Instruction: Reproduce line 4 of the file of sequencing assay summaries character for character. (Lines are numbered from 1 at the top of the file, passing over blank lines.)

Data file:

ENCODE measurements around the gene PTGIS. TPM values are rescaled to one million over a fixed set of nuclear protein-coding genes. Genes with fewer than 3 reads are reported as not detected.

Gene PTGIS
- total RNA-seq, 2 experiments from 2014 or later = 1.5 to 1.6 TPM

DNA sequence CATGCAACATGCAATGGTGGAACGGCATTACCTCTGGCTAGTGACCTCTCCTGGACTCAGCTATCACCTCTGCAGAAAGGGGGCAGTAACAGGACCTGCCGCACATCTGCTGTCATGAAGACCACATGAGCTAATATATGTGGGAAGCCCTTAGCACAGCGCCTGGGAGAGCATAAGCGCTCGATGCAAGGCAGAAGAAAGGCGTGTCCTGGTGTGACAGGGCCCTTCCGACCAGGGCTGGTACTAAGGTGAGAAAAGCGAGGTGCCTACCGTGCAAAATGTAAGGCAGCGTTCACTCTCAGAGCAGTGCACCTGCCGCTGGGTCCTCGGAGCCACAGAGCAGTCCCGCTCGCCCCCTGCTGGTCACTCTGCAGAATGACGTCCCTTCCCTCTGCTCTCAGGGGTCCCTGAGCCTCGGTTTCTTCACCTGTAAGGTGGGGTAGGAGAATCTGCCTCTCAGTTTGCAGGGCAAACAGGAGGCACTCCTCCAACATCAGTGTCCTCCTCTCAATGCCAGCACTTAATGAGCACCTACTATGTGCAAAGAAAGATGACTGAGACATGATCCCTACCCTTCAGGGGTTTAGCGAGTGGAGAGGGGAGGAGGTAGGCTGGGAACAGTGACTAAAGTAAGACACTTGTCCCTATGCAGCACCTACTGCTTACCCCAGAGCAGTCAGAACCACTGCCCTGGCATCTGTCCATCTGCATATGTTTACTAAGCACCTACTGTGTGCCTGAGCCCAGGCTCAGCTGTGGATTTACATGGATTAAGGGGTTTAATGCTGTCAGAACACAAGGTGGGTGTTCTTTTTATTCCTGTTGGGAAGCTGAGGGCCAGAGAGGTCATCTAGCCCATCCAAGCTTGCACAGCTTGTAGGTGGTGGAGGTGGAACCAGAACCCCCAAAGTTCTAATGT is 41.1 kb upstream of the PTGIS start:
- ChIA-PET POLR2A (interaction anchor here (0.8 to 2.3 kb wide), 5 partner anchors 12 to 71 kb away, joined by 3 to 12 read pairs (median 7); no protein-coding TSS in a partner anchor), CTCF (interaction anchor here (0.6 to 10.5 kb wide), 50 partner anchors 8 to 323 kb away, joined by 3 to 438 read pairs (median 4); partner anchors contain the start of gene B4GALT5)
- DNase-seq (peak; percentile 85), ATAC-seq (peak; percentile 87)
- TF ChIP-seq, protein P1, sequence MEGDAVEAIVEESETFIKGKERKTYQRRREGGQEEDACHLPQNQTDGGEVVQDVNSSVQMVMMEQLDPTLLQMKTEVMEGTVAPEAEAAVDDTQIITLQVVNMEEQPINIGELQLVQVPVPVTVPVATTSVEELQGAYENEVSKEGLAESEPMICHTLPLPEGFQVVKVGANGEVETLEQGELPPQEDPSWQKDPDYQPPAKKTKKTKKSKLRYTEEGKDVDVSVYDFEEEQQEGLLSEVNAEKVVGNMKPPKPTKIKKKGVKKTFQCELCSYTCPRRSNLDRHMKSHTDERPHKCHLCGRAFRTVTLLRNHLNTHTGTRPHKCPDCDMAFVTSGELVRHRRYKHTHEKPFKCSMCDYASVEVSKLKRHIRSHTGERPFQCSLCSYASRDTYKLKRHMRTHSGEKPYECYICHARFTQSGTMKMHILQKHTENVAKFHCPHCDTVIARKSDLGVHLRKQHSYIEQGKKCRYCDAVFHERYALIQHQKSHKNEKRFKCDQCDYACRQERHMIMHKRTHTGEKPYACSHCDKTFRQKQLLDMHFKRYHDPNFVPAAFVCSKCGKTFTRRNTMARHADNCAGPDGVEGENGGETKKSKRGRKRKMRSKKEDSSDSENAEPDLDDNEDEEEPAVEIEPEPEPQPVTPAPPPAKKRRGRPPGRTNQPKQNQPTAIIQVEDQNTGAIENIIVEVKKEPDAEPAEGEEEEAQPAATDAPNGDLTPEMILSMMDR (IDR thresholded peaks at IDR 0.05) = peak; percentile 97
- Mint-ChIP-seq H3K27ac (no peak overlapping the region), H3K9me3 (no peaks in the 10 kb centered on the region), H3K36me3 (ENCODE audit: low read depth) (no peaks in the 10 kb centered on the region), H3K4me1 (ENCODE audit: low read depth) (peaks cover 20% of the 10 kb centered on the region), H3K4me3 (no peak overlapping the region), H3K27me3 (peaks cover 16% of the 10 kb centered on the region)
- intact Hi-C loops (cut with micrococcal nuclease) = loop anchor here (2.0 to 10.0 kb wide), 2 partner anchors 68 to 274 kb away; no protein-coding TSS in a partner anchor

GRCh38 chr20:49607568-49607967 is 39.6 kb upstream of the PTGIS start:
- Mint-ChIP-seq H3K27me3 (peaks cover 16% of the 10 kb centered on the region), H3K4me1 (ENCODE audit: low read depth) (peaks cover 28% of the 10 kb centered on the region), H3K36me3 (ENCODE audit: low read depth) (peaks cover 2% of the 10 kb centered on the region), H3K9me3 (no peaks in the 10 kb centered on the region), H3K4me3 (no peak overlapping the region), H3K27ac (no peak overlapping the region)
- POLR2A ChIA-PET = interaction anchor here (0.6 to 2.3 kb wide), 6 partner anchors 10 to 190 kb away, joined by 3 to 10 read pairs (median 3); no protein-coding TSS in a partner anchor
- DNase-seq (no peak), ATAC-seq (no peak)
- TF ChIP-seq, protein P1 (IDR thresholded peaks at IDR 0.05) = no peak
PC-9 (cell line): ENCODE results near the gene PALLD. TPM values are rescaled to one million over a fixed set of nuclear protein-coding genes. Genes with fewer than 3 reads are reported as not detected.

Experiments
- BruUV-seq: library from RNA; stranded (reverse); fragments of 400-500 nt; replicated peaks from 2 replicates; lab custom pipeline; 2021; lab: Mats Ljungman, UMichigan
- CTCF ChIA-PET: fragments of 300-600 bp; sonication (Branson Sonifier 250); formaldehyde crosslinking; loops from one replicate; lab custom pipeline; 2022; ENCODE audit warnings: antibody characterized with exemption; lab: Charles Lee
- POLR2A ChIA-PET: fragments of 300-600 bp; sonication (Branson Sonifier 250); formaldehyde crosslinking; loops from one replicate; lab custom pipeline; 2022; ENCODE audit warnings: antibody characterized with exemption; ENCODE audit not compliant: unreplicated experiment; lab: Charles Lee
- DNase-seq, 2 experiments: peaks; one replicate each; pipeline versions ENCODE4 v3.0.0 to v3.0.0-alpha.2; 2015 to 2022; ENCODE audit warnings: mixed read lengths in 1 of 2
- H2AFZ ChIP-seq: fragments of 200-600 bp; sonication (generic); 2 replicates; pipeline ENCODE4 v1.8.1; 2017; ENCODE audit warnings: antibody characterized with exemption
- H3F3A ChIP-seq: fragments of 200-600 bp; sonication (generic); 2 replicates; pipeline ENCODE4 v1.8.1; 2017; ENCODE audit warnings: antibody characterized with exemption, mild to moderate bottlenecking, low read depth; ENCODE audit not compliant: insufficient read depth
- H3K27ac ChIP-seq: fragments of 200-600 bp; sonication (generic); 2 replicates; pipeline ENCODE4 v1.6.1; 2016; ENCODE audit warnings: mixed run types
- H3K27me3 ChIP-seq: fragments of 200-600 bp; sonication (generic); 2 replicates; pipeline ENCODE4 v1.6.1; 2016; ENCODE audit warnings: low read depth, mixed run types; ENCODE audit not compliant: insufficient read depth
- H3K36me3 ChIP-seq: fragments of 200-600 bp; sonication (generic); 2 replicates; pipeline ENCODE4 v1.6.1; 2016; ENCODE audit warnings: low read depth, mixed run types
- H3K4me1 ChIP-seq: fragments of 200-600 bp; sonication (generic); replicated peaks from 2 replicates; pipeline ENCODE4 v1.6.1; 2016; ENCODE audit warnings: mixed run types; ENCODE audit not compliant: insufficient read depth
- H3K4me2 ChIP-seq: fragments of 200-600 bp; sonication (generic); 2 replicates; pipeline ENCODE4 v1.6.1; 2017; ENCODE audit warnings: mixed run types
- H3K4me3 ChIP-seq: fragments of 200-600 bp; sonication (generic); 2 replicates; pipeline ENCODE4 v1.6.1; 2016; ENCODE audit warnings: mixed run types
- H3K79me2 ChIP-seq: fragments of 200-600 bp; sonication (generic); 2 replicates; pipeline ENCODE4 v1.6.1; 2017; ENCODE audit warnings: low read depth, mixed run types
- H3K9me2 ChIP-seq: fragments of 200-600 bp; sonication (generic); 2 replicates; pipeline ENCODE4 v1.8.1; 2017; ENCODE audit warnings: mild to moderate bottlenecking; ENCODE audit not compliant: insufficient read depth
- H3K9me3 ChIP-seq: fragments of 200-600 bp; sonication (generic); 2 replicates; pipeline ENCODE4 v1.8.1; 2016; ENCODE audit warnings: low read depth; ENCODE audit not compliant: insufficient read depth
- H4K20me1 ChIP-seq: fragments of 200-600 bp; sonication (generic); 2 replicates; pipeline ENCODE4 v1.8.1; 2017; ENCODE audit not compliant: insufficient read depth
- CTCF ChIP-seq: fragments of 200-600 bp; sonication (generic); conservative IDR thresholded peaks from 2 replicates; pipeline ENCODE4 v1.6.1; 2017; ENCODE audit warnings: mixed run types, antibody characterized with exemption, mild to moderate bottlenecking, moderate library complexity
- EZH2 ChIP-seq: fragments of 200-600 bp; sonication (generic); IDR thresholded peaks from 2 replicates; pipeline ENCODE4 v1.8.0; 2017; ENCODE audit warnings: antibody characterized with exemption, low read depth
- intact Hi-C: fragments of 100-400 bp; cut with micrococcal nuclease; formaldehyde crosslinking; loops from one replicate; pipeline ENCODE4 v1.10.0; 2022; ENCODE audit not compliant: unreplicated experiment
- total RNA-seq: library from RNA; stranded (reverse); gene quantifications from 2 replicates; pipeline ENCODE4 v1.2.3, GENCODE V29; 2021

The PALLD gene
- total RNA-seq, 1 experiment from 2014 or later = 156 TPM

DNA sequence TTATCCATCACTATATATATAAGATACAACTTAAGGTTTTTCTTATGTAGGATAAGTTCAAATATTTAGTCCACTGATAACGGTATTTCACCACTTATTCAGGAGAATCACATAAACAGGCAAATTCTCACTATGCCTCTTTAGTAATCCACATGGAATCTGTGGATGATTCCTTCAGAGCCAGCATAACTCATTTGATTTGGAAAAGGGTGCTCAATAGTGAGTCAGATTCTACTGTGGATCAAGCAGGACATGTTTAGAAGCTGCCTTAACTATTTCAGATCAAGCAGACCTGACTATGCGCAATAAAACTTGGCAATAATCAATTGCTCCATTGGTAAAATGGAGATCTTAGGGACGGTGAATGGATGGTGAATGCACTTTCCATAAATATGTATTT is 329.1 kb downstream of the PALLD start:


DNA sequence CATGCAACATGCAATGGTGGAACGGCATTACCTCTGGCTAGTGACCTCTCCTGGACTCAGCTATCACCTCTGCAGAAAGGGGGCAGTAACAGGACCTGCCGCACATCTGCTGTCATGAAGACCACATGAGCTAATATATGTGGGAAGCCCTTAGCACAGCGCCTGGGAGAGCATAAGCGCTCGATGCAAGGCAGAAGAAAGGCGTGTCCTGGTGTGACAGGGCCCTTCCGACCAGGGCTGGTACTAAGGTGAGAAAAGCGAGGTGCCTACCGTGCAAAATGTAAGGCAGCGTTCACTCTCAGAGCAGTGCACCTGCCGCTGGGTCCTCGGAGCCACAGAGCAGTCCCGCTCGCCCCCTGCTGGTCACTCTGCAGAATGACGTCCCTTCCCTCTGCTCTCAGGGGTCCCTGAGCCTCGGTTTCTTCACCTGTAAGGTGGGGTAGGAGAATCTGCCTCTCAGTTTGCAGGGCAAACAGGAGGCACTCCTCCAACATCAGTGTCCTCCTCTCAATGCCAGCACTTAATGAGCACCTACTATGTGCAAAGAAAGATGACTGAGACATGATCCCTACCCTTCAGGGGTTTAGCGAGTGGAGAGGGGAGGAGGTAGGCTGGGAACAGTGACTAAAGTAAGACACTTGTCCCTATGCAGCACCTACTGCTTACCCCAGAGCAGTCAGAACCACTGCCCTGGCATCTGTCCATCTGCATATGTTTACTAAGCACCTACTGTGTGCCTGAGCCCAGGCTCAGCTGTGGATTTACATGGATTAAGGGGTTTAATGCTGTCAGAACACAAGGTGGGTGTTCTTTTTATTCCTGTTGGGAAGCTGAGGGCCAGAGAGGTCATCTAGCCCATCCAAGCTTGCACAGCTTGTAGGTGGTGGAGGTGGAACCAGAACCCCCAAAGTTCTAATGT is 41.1 kb upstream of the PTGIS start: